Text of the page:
We all have disturbing thoughts sometimes - thoughts that makes us feel anxious or depressed. That's perfectly natural. Usually we are able to accept these thoughts as part of life and we can actively dismiss them or just allow them to take their course and fade away. But sometimes, some people struggle to do this. They are unable to dismiss or let these thoughts go. That can then lead to sustained anxiety, depression, or emotional suffering.
The cognitive attentional syndrome (CAS)
People who struggle to deal with disturbing thoughts tend to display the same kind of metacognitive pattern. It's called the CAS and it prolongs and intensifies negative emotional experience. The CAS consists of:
Worrying and rumination. These are long chains of predominantly verbal thought. Worrying might involve the person attempting to answer What if . . . ? questions which often have little relationship with the true probability of dangerous events. Rumination seeks to answer questions that often do not have a single or identifiable answer, such as Why me? or Why do I feel this way?
Threat monitoring. This involves fixating attention on perceived threat. For example, an individual traumatized in a robbery scans the environment for potential danger. A patient with low self-esteem monitors for signs that people might not like her
Unhelpful thought control strategies (eg, thought suppression) and other forms of behaviour (eg, avoidance or substance abuse) that prevent adaptive learning
'The problem isn’t really that I have negative thoughts about myself, it’s how I’ve been reacting to them. I’ve discovered that I’ve been pouring coal on the fire. I just didn’t see that process before.'
But why do some people display the CAS pattern and not others?
This question is answered by looking at someone's metacognitive beliefs. These are you beliefs about their own thinking, and there are two types:
First, there are 'positive' metacognitive beliefs about the need to engage in aspects of the CAS:
If I worry about my symptoms, I won’t miss anything important
If I think about my failings and analyze why they occurred, I will be able to become a better person
If I think about my depression it will make me angry which is better than feeling sad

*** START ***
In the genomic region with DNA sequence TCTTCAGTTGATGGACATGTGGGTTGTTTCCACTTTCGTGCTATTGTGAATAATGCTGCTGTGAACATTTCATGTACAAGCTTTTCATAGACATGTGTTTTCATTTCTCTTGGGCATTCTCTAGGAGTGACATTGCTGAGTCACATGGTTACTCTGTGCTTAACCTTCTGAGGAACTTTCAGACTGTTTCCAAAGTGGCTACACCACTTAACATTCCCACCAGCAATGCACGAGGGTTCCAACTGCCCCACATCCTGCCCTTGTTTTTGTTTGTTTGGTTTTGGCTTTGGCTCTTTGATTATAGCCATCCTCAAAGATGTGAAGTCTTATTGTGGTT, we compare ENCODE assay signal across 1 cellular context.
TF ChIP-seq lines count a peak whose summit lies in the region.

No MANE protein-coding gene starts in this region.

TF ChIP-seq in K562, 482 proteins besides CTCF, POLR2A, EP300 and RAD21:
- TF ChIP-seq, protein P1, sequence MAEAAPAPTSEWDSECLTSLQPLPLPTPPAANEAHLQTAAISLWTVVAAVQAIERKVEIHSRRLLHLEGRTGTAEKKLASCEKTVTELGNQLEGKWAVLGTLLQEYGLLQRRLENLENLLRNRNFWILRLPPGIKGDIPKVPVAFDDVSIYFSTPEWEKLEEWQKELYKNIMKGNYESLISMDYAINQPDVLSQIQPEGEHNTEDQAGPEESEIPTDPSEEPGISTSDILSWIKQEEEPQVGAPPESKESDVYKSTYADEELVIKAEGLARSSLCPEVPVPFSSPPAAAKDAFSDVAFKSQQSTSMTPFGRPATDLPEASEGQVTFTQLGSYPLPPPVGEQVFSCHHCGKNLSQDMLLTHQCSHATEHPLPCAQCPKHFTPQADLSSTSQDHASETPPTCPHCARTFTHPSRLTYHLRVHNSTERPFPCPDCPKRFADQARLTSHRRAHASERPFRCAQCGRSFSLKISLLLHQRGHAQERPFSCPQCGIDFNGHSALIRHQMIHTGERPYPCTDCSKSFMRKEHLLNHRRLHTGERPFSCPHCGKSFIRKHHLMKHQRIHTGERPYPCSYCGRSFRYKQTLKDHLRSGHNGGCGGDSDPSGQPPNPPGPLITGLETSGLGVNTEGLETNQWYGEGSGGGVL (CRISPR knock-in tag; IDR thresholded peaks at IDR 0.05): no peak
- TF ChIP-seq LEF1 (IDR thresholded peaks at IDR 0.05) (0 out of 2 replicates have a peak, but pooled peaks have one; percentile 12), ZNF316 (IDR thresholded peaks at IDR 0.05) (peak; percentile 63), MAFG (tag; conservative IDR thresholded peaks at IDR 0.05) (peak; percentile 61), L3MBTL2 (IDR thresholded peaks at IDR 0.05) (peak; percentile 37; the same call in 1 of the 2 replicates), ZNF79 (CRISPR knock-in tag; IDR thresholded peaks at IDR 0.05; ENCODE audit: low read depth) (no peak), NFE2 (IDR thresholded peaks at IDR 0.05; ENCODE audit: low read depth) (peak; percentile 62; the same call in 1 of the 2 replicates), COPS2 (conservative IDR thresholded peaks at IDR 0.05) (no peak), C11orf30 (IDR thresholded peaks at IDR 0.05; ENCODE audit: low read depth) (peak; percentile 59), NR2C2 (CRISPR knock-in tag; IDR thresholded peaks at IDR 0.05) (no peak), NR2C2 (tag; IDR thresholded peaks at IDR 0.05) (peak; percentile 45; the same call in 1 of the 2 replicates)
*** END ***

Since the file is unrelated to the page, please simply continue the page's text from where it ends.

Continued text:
Focusing on danger will keep me safe
Second, there are negative metacognitive beliefs about the uncontrollability, dangerousness, or importance of thoughts feelings:
I have no control over my mind
my anxiety could make me go crazy
If I have violent thoughts I will act on them against my will
Being unable to remember names is a sign of a brain tumor
These beliefs are a key influence on the way people respond to negative thoughts and emotions. They are a driving force behind the toxic thinking style that leads to prolonged
Dysfunctional metacognitive strategies
Metacognitive strategies are the responses made to try to control and alter unwanted experiences. Sometimes the strategy may be to attempt to suppress certain thoughts through positive thinking or distraction. But this is unlikely to help as it prevents the person from engaging in functional emotional processing, such as getting used to and reducing the power of a thought or emotion through repeated exposure. It also has the danger of increasing a feeling of loss of control if you are unable to consistently suppress unwanted thoughts.
Other strategies may include focusing attention toward threat in an attempt to be prepared. This may include analyzing experiences to find answers, or to trying to predict what might happen in the future so as to avoid problems. The problem with this strategy is that it maintains a sense of threat.
So, how does the MCT therapist help?
Traditional Cognitive Behavioural Therapy (CBT) addresses an individual’s thoughts and beliefs in order to identify dysfunctional content. For example, a CBT therapist might identify that a client is becoming distressed because of the dysfunctional thought, 'I’m worthless'. The CBT therapist might then try to address this by challenging the thought with a question like, 'What's the evidence that you're worthless?'.
Metacognitive Therapy (MCT) is also interested in identifying someone's dysfunctional thoughts, but only because it helps to get deeper - to the metacognitions which tell us about underlying dysfunctional processes. To take the example above, the MCT therapist would also identify the dysfunction 'I’m worthless' thought. However, instead of addressing the thought itself the therapist would then try to address the metacognition underlying it, perhaps by asking, 'What is the point in evaluating your worth?'
The ultimate aim is to dismantle the CAS. That is, to reduce the extent of worry and rumination, to lessen threat monitoring, to change unhelpful coping strategies. Just like in CBT, this is achieved largely through questioning and guided discovery. But the discovery is about the processes which stem from metacognitive beliefs and strategies that are leading to distress.
Some examples of MCT questioning
In each case below a dysfunctional metacognitive belief is in bold, and the kind of questions that the metacognitive therapist might use to reframe the the belief is underneath in italics
If I worry, I will be prepared
Is it possible to be prepared without worrying?
Is it possible to worry about everything that could happen?
Does worry give a balanced view of the future or a biased one?
What are the disadvantages of dwelling on that thought?
Focusing on danger will keep me safe
How do you know which danger to focus on?
Is it the danger you see or the one you don’t see that will catch you out?
Could focusing on danger make you less safe because you forget the usual
I must control my thoughts
How do you know which ones to control?
Is it possible to control all of your thoughts?
Could controlling your thoughts stop you from finding out the truth about